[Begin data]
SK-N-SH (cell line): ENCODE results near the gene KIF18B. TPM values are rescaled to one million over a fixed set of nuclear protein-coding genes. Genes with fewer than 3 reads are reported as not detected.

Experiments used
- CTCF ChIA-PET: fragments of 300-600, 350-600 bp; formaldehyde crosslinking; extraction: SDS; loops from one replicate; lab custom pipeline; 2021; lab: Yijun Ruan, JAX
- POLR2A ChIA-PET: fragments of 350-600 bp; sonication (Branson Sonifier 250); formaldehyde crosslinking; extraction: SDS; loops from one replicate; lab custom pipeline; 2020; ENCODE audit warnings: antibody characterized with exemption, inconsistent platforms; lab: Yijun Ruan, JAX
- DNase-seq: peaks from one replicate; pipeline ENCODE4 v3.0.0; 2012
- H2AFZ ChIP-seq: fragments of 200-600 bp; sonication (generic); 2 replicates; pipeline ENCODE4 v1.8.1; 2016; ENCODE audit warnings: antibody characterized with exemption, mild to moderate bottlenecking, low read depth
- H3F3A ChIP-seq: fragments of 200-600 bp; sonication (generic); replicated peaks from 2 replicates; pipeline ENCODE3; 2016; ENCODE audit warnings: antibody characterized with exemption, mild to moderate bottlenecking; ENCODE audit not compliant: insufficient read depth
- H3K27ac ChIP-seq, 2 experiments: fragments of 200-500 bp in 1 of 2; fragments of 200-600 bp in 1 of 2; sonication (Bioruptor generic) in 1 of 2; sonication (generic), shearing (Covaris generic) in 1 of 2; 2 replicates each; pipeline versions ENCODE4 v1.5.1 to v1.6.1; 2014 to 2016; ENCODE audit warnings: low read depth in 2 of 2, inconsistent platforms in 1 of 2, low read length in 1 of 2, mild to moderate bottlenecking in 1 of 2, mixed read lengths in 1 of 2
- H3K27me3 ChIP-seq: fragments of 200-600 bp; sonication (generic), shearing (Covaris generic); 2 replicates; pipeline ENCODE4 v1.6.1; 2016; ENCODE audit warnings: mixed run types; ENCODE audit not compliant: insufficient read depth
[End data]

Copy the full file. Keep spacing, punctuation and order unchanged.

SK-N-SH (cell line): ENCODE results near the gene KIF18B. TPM values are rescaled to one million over a fixed set of nuclear protein-coding genes. Genes with fewer than 3 reads are reported as not detected.

Experiments used
- CTCF ChIA-PET: fragments of 300-600, 350-600 bp; formaldehyde crosslinking; extraction: SDS; loops from one replicate; lab custom pipeline; 2021; lab: Yijun Ruan, JAX
- POLR2A ChIA-PET: fragments of 350-600 bp; sonication (Branson Sonifier 250); formaldehyde crosslinking; extraction: SDS; loops from one replicate; lab custom pipeline; 2020; ENCODE audit warnings: antibody characterized with exemption, inconsistent platforms; lab: Yijun Ruan, JAX
- DNase-seq: peaks from one replicate; pipeline ENCODE4 v3.0.0; 2012
- H2AFZ ChIP-seq: fragments of 200-600 bp; sonication (generic); 2 replicates; pipeline ENCODE4 v1.8.1; 2016; ENCODE audit warnings: antibody characterized with exemption, mild to moderate bottlenecking, low read depth
- H3F3A ChIP-seq: fragments of 200-600 bp; sonication (generic); replicated peaks from 2 replicates; pipeline ENCODE3; 2016; ENCODE audit warnings: antibody characterized with exemption, mild to moderate bottlenecking; ENCODE audit not compliant: insufficient read depth
- H3K27ac ChIP-seq, 2 experiments: fragments of 200-500 bp in 1 of 2; fragments of 200-600 bp in 1 of 2; sonication (Bioruptor generic) in 1 of 2; sonication (generic), shearing (Covaris generic) in 1 of 2; 2 replicates each; pipeline versions ENCODE4 v1.5.1 to v1.6.1; 2014 to 2016; ENCODE audit warnings: low read depth in 2 of 2, inconsistent platforms in 1 of 2, low read length in 1 of 2, mild to moderate bottlenecking in 1 of 2, mixed read lengths in 1 of 2
- H3K27me3 ChIP-seq: fragments of 200-600 bp; sonication (generic), shearing (Covaris generic); 2 replicates; pipeline ENCODE4 v1.6.1; 2016; ENCODE audit warnings: mixed run types; ENCODE audit not compliant: insufficient read depth